Table 3 shows the intraobserver agreement between the first and second measurements of both HRT and Discam ACDRs by observer A. There were 3 month intervals between the first and second measurements to reduce the possibility of prejudice caused by memory. There was almost perfect intraobserver agreement in both HRT and Discam in the measurement of ACDRs. The ICCs were 0.97 and 0.92 respectively. The Discam had slightly higher TCs, at 11% and 15% in HRT and Discam respectively. Plots of the differences of the two measurements against the average of the two measurements in HRT and Discam are shown in Figures 2 and 3 respectively. The regression plot of both graphs had insignificant slopes (R2 = 0.002 and 0.04 respectively).
Table 3 also shows the agreement between observer A and observer B in the measurement of the ACDR with the HRT and Discam systems. The interobserver agreement in HRT was almost perfect (ICC = 0.97), whereas the Discam interobserver agreement was substantial (ICC = 0.79). The TCs were lower with the HRT than with the Discam, at 10.5% and 24.5% respectively. Figures 4 and 5 show the regression plots of the differences in ACDR measurements by observer A and observer B against the average of the two measurements. The regression lines of both graphs have insignificant slopes (R2 = 0.03 and 0.003 in HRT and Discam respectively). Table 4 shows the intraobserver agreement and interobserver agreement in measuring the vertical cup-disc ratio, horizontal cup-disc ratio, and perimeter cup-disc ratio with the Discam.
Comparison of the agreement between the HRT and Discam in measuring the ACDR taken by observer A and observer B is shown in Table 3. The agreement between the HRT and Discam measurements was better with observer A than observer B. The ICCs showed substantial agreement in observer A and moderate agreement in observer B (0.67 and 0.53 in HRT and Discam respectively). However, the 95% tolerance for change was rather large, being 24.8% and 46.7% in observer A and observer B respectively. Figures 6 and 7 show the regression plots of the difference in ACDR measured by the HRT and Discam against the average of the two measurements from both observer A and B. The slopes of the regression line in both graphs are significant (R2 = 0.42 and 0.36 in observer A and B respectively, p <0.0001 in both observers). This indicates that the HRT consistently measures a larger ACDR than the Discam in discs with larger cup size and vice versa. The HRT measured the ACDR significantly larger than Discam by an average of 0.08 estimated by both observers (p <0.001, paired t tests) (Table 5). Subgroup analysis of optic discs with glaucomatous appearance (POAG and NTG) and normal appearance (normal and OHT) showed that the glaucomatous group had significantly larger differences between the HRT and Discam when estimating ACDR by both observers (p <0.001, unpaired t tests) (Table 6).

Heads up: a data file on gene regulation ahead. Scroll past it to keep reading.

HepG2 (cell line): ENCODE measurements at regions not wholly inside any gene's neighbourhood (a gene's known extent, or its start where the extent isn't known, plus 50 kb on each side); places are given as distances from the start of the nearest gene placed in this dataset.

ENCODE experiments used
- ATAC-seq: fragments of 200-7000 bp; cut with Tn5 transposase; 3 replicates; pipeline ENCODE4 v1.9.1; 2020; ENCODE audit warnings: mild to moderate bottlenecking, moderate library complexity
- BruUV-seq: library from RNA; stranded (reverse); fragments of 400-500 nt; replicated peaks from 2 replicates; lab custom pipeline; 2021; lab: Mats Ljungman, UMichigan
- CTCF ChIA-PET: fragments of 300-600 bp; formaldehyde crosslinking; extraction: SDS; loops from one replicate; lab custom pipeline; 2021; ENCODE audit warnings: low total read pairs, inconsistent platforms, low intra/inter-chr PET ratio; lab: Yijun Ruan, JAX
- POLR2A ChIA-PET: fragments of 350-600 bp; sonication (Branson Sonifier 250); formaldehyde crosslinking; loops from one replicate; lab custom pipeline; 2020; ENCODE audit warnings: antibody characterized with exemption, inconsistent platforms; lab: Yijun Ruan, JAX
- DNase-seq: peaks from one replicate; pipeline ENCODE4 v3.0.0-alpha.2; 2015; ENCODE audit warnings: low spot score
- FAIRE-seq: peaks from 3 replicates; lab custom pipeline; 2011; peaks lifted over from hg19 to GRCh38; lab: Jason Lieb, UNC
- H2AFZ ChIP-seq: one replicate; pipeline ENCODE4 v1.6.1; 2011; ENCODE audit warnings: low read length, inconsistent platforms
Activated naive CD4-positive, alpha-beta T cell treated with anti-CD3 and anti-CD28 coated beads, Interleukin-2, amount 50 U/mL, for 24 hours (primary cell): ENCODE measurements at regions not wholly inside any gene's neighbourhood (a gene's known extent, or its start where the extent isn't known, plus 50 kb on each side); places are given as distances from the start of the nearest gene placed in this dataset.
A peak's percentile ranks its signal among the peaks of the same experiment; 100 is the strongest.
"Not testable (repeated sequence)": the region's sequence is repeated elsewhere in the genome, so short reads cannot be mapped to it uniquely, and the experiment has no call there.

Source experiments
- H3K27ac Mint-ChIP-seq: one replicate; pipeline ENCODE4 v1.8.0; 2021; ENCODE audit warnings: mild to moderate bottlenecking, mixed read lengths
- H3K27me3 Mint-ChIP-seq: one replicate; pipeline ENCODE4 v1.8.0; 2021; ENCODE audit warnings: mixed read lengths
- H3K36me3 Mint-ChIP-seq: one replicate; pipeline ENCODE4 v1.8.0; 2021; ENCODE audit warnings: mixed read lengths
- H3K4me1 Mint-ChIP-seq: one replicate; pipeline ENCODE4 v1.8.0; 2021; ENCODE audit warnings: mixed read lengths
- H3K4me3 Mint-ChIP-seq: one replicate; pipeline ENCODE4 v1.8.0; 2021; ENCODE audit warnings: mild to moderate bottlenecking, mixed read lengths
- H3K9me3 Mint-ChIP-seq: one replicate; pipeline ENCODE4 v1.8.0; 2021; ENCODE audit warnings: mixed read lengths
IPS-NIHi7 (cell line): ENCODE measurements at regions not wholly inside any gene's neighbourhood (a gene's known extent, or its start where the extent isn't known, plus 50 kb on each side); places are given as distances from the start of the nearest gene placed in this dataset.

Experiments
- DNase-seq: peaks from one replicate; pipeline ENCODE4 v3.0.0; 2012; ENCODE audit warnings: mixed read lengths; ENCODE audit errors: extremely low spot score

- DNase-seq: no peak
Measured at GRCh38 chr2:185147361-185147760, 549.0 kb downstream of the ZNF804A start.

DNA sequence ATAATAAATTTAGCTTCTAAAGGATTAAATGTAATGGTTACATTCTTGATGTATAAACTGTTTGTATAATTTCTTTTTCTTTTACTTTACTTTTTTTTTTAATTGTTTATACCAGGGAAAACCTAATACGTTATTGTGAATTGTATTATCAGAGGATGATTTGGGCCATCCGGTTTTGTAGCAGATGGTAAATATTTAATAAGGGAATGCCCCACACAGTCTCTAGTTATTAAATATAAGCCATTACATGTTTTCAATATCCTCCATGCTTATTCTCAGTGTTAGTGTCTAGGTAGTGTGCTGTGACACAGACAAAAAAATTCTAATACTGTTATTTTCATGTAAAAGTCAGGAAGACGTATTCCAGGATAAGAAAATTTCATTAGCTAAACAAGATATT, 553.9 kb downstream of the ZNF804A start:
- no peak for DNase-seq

Table 7 compares the agreement in measuring the RCDRs at various radial positions with the HRT and Discam in both observers. The positions considered were superotemporal, inferotemporal, superior, temporal, inferior, and nasal positions of the optic discs. The ICCs ranged from the lowest at the temporal position (0.36 and 0.12 with observers A and B respectively) to the highest at the inferior position (0.74 and 0.45 with observers A and B respectively) in both observers.
Assessment of optic disc cupping is of paramount importance in glaucoma management. Previous studies have shown that optic disc damage commonly preceded visual field loss.17,18 Therefore, a reproducible method of assessing the optic disc cupping is important in detecting early progression in glaucomatous optic nerve head damage. Lichter et al demonstrated intraobserver agreement and interobserver agreement in estimating cup-disc ratio was better with stereoscopic than monoscopic photographs.19 However the traditional way of obtaining stereoscopic optic disc photographs by using a stereoscopic fundus camera is cumbersome and time consuming. The modern digital camera technology permits a cheap and effective way of capturing, storing, and analysing digital stereoscopic optic disc images.